How to Get Tickets to the Anne Frank House

Recently I was in Amsterdam giving a talk at FrontMania. The title of my presentation was JavaScript for Artists. You can visit the webiste and find out more about that project.

While I was in Amsterdam I took the opportunity to soak-in what the city and country had to offer— a bicycle infrastructure that puts my city to shame, bollen around ever corner, Sinterklaas and his culturally problematic sidekick, the Rijkmuseum, the Van Gogh museum and, finally, the Anne Frank House.

Getting tickets to the latter turned out to be a bit of an ordeal. In typical fashion, I did not do a tremendous amount of reserach on any of these things before arriving. I spent most of my time fretting, pracitcing and reworking my talk! When I finally looked into buying tickets to the Anne Frank House however I was bummed to learn they seemed to be sold out for more or less the next couple months!

The Anne Frank House has a peculiar ticketing system. Ticket can only be purchased online. That means you can’t just walk up to the gate and buy a ticket to enter, no matter how nicely you ask them. I tried. My next assumption was that other tour groups buy up the tickets and resell them as part of their tour packages, but this is heavily frowned upon and supposedly does not happen.

What you can do though is use their wonky online ticketing system.

Online queue for Anne Frank Museum tickets

The sell 80% of the tickets for any particular day two months ahead of time. The other 20% of the tickets are released on the day-of. They say this very clearly on the ticketing page, but I learned something I did not expect when talking to the ticket person outside the museum about this: They don’t release that 20% all at once!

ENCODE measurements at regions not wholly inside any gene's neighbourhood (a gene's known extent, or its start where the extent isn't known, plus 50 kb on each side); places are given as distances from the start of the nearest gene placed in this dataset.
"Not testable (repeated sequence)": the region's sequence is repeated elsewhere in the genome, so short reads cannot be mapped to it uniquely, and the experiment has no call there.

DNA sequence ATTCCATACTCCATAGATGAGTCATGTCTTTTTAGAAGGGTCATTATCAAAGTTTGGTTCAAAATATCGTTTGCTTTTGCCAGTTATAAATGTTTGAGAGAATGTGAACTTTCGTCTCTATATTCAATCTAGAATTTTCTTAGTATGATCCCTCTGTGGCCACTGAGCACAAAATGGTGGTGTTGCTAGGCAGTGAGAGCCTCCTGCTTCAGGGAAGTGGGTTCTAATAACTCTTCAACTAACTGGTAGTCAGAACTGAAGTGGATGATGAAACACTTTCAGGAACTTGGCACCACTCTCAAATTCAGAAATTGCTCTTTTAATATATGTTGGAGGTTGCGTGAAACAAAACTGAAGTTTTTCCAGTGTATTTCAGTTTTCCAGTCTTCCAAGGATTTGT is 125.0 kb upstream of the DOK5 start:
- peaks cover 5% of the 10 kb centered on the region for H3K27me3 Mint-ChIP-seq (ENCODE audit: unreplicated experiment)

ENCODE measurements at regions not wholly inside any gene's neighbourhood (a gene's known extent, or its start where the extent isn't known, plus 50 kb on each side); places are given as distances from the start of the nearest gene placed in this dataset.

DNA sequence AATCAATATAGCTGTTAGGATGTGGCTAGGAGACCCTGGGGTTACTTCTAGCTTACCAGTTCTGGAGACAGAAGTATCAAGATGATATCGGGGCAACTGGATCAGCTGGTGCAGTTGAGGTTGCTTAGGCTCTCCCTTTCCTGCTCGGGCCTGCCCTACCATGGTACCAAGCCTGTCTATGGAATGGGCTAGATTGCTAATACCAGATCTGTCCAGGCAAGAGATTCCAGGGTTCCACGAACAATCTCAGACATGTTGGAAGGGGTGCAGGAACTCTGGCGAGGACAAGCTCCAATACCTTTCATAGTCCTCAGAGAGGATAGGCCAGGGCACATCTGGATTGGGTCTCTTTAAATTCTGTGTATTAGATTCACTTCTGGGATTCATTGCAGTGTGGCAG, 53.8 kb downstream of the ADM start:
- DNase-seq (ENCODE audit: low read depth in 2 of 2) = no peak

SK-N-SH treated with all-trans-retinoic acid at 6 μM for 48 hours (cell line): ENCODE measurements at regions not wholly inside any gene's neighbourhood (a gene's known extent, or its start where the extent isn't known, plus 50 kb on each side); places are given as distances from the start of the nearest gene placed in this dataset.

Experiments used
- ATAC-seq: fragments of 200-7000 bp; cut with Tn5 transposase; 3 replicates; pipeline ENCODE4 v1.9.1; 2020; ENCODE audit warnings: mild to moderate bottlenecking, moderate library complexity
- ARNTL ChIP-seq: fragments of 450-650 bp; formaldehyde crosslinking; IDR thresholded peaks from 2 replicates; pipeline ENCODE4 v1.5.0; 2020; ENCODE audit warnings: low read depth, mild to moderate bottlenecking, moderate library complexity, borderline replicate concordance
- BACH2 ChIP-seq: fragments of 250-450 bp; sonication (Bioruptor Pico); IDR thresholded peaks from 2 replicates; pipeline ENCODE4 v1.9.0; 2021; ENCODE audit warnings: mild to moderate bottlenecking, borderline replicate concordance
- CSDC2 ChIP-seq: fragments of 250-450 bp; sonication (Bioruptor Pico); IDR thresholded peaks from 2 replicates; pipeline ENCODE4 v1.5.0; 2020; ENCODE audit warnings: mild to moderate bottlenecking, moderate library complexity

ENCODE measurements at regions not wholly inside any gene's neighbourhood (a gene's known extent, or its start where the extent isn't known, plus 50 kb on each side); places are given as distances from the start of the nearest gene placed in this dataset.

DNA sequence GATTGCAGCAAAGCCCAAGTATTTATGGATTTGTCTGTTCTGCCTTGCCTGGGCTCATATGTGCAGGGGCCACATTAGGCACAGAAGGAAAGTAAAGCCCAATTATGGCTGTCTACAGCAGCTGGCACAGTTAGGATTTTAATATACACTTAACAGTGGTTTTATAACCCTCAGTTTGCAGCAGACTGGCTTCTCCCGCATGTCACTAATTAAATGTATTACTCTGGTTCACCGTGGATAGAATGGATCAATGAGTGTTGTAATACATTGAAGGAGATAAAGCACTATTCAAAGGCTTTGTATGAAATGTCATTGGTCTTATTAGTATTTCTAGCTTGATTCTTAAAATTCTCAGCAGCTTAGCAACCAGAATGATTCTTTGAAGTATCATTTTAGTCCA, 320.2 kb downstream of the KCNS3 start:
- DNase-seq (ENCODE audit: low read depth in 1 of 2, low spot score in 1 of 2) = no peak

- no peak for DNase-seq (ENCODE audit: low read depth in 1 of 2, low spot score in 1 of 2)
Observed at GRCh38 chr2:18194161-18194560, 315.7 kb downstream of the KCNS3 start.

The first day I logged on to try it I saw the screenshot above with the queue and was too late to get any. I’d assumed they released that 20% all at once at the beginning of the day, but they don’t! They release a few of them every hour or so throughout the day. You just have to constantly refresh the page throughout the day. I did it every 15-30 minutes and eventually found a ticket around 11am for later in the afternoon.

When you do find a ticket this way you’ll have to act fast! They disappear very quickly.

Obviously, if you’ve planned your trip far enough ahead of time and know you want to visit, it’s probably easiest to buy your tickets out a couple months. If you have a group that’s larger than two people I’d highly suggest this — I never saw more than 2 tickets available at once every time I reloaded the ticket page.

But, if you’re like me, you can probably get lucky and nab a ticket this way. My suggestion would be to stay flexible and simply plan on being in the city most of the day so that you’re close enough to run over and visit if a time slot opens up. There’s plenty of other stuff to see in Amsterdam to bide your time.

I’d just about given up on visiting the museum until I discovered how the ticketing works. Having seen it now, I’m very glad I didn’t miss it. It’s a very powerful museum and worth hassle.

. Find a typo?

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